We all know that the Googs makes most of its revenue from paid search and affiliated activities, and we’ve seen the expansion of ad extensions as well as product listing ads taking up more space at the top of its results, which has resulted in pushing organic results further down the page. It seems to me that those past activities do more to push people towards paid advertising. It will be interesting to see what happens to the paid and organic report in AdWords. This was just introduced and can only be accessed through AdWords. Nefarious? Perhaps.” – Billy Overin, Director of Paid Search
From Our Sales Director
“As someone who speaks with potential customers interested in results, the loss of keyword data in Google Analytics is even more reason to speak about the importance of measuring SEO success through website conversions. A standard question that I get on every sales call is “how can I measure the success of my SEO campaign?” SEO companies are going to have to put their money where their mouth is and further prove their success through website conversions versus relying on increasingly ambiguous, nonexistent keyword data to strut their stuff.” – Alexis Gradishar, Director of Sales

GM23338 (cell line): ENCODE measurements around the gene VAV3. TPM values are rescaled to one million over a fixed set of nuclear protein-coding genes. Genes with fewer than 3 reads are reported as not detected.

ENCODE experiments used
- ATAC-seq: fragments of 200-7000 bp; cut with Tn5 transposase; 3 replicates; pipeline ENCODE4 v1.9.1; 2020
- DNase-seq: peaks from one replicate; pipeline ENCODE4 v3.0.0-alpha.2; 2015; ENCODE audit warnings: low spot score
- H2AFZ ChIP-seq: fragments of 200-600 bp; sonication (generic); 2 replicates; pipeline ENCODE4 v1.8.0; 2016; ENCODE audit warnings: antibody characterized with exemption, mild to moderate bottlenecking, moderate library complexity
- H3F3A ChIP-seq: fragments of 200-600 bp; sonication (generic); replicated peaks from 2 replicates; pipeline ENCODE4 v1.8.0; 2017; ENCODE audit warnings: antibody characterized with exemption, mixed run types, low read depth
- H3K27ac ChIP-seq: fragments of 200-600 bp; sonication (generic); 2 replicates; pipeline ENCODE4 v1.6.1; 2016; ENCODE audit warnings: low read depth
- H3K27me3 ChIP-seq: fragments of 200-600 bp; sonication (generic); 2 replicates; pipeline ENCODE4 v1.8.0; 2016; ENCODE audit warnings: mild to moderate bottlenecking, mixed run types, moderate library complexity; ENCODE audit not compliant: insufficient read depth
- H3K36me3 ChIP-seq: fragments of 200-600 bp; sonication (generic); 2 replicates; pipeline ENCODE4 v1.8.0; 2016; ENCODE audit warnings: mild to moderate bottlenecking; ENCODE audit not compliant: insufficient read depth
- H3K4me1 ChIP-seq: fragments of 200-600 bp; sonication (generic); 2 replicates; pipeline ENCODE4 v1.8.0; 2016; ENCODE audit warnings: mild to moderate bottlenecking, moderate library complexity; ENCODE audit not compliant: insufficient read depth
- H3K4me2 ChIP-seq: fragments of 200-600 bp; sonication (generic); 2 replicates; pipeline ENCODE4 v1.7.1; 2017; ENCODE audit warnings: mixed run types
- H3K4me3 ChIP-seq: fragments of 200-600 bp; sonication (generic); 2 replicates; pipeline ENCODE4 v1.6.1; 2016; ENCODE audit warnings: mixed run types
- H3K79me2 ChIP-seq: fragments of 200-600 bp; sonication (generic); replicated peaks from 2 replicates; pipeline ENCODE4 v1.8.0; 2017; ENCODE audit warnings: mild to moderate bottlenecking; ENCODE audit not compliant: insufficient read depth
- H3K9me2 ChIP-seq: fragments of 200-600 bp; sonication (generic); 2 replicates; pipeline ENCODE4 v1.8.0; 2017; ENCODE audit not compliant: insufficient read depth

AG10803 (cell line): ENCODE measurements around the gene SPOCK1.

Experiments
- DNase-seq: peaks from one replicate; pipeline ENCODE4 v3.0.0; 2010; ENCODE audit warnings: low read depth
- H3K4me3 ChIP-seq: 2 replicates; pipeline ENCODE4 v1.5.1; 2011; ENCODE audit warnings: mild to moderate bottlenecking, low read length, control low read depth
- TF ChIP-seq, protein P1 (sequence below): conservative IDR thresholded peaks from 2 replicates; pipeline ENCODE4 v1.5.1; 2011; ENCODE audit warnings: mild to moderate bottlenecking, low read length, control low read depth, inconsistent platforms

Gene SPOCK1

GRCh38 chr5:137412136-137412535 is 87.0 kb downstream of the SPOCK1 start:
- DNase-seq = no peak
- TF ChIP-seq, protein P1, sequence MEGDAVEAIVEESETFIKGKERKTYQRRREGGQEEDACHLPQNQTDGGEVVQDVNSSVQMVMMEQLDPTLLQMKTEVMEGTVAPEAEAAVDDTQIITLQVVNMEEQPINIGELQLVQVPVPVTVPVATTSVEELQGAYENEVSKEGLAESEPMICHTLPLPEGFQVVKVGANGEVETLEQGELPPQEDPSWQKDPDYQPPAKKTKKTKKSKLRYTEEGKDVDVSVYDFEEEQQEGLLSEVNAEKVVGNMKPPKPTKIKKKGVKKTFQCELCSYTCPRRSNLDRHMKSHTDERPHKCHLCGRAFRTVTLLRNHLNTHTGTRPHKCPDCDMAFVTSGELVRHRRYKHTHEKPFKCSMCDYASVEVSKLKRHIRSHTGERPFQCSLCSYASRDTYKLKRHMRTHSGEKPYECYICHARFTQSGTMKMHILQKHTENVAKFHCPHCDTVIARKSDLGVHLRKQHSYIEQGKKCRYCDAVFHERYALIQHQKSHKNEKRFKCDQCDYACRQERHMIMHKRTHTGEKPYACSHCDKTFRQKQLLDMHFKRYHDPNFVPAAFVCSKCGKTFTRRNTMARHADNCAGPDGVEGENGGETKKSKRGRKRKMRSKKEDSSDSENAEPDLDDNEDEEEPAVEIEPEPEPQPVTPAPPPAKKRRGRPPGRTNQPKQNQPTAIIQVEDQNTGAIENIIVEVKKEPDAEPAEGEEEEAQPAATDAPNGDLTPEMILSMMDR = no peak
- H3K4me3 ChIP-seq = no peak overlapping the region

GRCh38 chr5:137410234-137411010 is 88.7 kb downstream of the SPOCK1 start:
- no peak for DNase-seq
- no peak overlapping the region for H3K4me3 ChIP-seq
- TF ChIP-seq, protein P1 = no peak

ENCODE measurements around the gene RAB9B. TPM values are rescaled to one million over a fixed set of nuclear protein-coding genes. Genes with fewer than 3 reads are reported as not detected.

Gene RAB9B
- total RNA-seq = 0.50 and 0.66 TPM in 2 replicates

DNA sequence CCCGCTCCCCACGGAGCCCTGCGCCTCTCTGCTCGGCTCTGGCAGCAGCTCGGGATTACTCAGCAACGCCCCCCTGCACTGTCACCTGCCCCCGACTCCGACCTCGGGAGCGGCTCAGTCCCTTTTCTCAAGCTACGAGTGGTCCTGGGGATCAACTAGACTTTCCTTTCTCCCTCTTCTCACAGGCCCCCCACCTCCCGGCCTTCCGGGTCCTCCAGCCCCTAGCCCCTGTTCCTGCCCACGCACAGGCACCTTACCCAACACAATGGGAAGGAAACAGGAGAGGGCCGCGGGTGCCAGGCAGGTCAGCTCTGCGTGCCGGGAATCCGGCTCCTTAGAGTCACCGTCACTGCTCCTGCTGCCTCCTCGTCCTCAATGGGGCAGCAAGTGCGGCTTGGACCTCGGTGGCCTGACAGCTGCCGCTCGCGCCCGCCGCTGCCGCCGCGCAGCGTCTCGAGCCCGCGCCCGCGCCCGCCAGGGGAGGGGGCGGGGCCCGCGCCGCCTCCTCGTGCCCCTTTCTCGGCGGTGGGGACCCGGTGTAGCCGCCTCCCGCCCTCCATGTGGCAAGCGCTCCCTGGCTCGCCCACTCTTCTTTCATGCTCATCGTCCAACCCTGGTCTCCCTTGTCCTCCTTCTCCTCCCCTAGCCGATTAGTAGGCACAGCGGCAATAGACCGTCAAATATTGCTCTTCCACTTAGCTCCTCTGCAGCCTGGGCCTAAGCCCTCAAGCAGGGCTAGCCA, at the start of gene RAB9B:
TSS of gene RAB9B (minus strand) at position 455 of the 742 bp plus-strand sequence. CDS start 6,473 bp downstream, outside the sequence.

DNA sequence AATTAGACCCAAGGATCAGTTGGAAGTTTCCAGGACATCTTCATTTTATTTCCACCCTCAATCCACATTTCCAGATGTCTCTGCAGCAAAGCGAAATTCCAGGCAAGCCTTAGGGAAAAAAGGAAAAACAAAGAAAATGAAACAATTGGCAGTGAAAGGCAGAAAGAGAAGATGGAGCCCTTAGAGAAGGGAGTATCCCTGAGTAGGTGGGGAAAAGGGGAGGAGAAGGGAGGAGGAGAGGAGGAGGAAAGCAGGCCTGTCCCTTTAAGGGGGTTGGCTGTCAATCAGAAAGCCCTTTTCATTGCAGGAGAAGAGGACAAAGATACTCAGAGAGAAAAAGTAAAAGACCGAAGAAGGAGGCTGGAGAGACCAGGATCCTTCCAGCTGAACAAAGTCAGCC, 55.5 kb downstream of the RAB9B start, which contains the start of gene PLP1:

From the Link Building Team
“I’m not really worried about Google removing keyword data at all. My focus with link building is to build high quality and editorially natural links and I don’t need keyword data from Google Analytics to do that. If I focused on keyword data to build links, my links wouldn’t look very natural.” – Alex Juel, Link Building Manager
“Building organic links does not rely on keywords, it relies on relevance and relationships. Our clients gain a higher return on investment when we focus on prospects who are trusted in their industry and can benefit from the content we provide. I typically use keywords to form an idea of potential content I will leverage to my client’s prospects.” – Michael Redkey, Link Building Specialist
“This doesn’t affect link building drastically. We were using keyword data for cool content ideas that potential customers were already searching for, but we have other ways of generating those ideas.” – Erica Hill, Link Building Manager
“If you create content for people and not search engines this shouldn’t be a difficult transition. When you know your niche you don’t need keyword data to be able to create content that is useful and engaging for your visitors. Put your visitors first and the rankings will naturally follow.” – Shannon Duty, Link Building Specialist
So there you have it. With some extra creative thinking, focusing on conversions and truly optimizing for the user, we might just make it through this. Are there any aspects of this change that have you worried or are you looking forward to the new challenge?